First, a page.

Arizona tribal leaders asked some hard questions of three GOP candidates for statewide office Thursday and while the candidates were respectful, they stuck by their campaign stances, which at least one tribal leader said amounted to "lip service."
Kari Lake, who's running for governor, Senate candidate Blake Masters and Abraham Hamadeh, the GOP candidate for attorney general, talked about their stances on border issues, abortion and voting rights during a meeting of the Inter Tribal Association of Arizona at the Wild Horse Pass resort in the Gila River Indian Community south of Phoenix.
Tohono O'odham Chairman Ned Norris said he was concerned about the cultural and ecological damage to ancestral O'odham territory caused by the Trump-era border wall.
"We've been dealing with the impacts of invasions for more than 500 years," he said.
Norris likened the damage to a bulldozer blading its way through Arlington National Cemetery. "The construction is destroying our ancestral lands," he said. He's also worried about access to tribal services for the enrolled members of the 17 O'odham communities south of the U.S.-Mexico border.
Masters acknowledged that the national border was drawn without the tribe's authority or even consultation. But he said, he supports the border wall and pledged dialogue with the tribes to keep the communities from being bisected.
Lake pledged that she would work to complete the last 27 miles of the wall project and reiterated her stance that drug cartels are being supplied fentanyl by Communist China in an attempt to destabilize the country.
"I don't think we should have one more invasion," Lake said. "Fentanyl is killing people all over the state. It's a crisis."
Hamadeh said his job is to protect Arizona citizens.
"Illegals are destroying your land," he said. "They have no respect for your sovereignty or ours."
Leaders ask about voting rights, access
Norris and other tribal leaders pushed for the candidates' stance on voting access for tribal members, including how O'odham and other tribal members who live in remote communities with no physical addresses can register or vote without being harassed or forced to use a provisional ballot.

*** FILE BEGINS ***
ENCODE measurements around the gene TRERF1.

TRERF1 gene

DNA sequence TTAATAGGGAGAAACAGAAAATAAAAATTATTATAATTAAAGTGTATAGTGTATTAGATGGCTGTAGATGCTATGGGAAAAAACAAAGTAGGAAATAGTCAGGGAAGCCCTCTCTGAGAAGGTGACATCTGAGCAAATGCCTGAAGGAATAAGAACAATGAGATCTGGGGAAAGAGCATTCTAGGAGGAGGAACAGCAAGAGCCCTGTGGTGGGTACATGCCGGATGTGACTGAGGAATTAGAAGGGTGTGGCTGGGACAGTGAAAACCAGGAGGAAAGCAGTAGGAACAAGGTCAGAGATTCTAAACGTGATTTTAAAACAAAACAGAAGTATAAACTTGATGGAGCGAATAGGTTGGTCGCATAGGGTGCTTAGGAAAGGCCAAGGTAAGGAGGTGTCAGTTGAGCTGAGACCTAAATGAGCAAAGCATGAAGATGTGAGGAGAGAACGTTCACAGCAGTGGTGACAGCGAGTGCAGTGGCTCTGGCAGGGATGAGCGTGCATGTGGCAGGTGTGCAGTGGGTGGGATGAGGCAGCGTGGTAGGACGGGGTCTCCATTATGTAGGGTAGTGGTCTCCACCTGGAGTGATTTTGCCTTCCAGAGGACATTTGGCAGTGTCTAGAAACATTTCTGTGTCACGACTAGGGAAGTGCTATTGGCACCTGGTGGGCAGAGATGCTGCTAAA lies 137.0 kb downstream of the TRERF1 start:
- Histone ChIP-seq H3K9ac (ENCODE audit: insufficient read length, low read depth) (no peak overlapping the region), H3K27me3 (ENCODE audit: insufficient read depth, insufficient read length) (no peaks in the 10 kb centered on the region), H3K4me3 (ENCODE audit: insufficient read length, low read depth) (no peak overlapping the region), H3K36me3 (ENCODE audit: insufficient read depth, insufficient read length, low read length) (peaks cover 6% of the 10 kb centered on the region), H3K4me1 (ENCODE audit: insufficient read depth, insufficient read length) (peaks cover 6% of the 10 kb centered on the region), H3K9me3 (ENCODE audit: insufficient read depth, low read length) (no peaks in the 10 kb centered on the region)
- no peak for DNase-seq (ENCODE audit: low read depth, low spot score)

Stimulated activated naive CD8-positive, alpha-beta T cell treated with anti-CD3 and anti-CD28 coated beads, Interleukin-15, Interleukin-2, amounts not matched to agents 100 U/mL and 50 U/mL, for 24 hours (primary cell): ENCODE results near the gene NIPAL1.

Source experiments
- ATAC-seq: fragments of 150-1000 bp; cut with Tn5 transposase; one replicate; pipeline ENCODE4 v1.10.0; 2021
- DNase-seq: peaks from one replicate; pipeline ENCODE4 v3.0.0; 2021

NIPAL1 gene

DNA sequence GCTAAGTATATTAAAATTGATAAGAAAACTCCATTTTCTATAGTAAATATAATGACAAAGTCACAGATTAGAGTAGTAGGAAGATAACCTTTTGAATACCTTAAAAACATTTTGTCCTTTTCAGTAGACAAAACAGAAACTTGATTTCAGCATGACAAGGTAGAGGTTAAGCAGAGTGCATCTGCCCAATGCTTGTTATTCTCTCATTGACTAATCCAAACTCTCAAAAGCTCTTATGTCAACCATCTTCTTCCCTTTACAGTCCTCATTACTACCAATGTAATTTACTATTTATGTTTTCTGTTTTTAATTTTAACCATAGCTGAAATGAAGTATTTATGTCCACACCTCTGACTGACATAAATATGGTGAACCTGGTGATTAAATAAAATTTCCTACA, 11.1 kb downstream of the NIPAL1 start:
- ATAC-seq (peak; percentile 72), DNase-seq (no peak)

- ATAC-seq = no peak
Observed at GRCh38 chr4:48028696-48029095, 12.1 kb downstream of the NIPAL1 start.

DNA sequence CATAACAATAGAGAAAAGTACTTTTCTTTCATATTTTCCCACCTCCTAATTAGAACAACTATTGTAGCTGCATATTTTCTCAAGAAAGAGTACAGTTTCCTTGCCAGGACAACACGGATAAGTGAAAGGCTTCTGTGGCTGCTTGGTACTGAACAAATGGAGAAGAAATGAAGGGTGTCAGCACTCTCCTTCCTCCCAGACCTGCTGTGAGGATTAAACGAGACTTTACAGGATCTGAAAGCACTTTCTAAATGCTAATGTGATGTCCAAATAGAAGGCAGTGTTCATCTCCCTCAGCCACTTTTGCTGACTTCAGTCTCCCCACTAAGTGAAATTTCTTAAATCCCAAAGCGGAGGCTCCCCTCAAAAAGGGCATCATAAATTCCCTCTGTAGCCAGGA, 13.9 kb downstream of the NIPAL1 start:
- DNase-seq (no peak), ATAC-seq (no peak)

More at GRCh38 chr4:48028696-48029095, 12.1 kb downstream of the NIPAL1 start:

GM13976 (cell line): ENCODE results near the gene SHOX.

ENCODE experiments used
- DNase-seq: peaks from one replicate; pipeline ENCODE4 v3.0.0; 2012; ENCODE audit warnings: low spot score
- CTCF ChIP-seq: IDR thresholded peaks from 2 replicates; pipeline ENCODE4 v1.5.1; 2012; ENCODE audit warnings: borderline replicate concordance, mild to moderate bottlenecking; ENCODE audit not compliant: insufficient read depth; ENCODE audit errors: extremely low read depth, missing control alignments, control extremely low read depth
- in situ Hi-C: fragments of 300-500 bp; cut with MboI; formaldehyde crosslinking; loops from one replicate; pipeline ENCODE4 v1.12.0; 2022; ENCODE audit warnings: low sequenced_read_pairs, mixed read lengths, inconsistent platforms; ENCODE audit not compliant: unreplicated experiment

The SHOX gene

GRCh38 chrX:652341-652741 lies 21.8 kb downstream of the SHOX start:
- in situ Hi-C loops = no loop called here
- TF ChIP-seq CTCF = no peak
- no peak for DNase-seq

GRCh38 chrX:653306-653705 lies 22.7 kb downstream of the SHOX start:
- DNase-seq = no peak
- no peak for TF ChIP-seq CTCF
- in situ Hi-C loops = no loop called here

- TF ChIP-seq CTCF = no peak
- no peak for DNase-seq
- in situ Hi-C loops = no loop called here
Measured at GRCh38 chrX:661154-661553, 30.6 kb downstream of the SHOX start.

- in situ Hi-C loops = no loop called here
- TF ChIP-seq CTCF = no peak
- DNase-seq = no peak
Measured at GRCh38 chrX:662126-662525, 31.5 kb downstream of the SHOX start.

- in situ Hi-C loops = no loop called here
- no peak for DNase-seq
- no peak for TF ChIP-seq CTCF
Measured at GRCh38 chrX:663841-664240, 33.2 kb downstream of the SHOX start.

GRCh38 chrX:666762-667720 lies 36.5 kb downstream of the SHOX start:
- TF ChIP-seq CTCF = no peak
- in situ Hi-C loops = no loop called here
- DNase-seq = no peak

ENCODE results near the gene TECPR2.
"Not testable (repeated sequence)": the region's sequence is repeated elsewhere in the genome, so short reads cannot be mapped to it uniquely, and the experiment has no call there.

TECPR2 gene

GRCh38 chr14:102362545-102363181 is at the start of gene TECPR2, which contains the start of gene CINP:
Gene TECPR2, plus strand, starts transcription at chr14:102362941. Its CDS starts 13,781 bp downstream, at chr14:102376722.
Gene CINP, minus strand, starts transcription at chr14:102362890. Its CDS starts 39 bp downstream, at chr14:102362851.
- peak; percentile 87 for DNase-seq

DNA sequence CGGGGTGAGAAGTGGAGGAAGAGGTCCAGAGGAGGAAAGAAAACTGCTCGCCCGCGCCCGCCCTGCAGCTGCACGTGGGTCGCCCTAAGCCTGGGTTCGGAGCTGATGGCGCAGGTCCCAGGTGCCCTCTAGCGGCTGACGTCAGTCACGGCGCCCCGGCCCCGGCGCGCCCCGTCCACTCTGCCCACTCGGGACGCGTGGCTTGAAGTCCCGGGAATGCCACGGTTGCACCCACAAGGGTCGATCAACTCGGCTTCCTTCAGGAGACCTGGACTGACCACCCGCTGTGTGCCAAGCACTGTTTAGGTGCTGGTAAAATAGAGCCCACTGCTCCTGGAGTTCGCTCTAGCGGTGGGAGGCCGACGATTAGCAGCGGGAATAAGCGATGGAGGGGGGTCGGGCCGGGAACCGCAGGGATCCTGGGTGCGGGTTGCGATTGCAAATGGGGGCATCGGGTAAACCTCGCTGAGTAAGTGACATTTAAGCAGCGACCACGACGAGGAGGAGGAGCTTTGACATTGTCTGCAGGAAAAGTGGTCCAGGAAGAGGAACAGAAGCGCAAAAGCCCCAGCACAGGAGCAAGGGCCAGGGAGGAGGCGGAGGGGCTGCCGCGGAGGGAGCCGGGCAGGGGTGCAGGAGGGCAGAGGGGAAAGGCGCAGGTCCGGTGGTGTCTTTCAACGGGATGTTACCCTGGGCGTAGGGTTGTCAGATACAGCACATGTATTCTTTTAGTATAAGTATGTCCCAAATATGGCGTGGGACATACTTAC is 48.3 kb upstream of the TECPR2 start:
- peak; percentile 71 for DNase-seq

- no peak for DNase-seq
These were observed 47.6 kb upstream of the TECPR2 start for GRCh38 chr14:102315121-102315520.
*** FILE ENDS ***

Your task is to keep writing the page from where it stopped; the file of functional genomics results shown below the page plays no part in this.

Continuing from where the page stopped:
"Will you ensure access?" he asked.
Pascua Yaqui Councilwoman Herminia Frias also asked about voting access, noting that that during the 2020 election, their early voting site was yanked by Pima County for no reason. The tribe finally got the site restored after a new county recorder took office.
Native Americans in Arizona did not get the right to vote until 1948, nearly 25 years after being made U.S. citizens.
"When our water was stolen 150 years ago, we didn't have the right to vote," Lewis said.
Lake sidestepped the question about ensuring Native peoples' access to casting their ballots, saying only that she would work to ensure that every voter would know their vote counted.
Masters and Lake both pledged to work with tribes to address the Southwest's worst drought in 1,200 years. Masters said tribes should have the right to "sell" their water if they wished. Several tribes lease part of their water allocations and the Colorado River Indian Tribes are seeking congressional approval to lease part of their river allocation.
Hopi Tribal Chairman Timothy Nuvangyaoma asked the candidates about their position on abortion and women's health care.
"The corn is our mother," Nuvangyaoma said. "The discourse about abortion is concerning to us," adding that he believes it impacts women's health care.
Lake, Masters and Hamadeh all repeated their stances on abortion.
"I'm going to save as many babies as I can," Lake said, but added that women's health care is also important. Masters, who before the primary opposed all abortion, restated his more recent position that abortion should be restricted.
Nuvangyaoma also pressed Lake about a recent tweet posted by an aide that he said was unacceptable to tribes.
"I don't think you realize the full gravity of that tweet," he said.
Lake said she has many young people working on her campaign and that "they do stupid things."
"I can't control everything they do, but I came down on him very hard and he apologized to me," Lake said. "With age comes wisdom."
Barriers remain for Native voters
During a news conference after the meeting with candidates, Gila River Indian Community Governor Stephen Roe Lewis said he raised the question of amending the 2021 gaming compact with the three candidates. He said they had affirmed that the compacts would not be amended, particularly to open up gaming beyond a limited number of sports gaming licenses allowed in the 2021 compact.
Norris countered Lake's assertion about fentanyl being carried into the U.S. across the desert. He and other leaders said drugs mostly come through the ports of entry. He also said he felt insulted at what he called "lip service" from the candidates.
"Don't say these things to me like I don't care about these issues," he said. "We care too."
Frias added that Pascua Yaqui, Tohono O'odham and other border tribes know well what's happening at the border and work alongside Homeland Security, the Customs and Border Protection Agency and other law enforcement to address the issues.
ITAA President Shan Lewis, who's also vice-chairman of the Fort Mojave Indian Tribe, stressed the importance of the 2022 midterm elections.
"Many barriers to voting remain for Native people," he said.
Lewis said Arizona is ground zero for the future of the U.S.
"We will not be intimidated or denied this election," he said, despite being the first peoples of the nation but go the last right to vote. "We will settle for no less."
The Gila River governor said he would continue to listen carefully to what the candidates have to say, keep an open mind and weigh how he intends to cast his vote.
But, Lewis said, "I don't know how tribes would fit in Kari Lake's Arizona."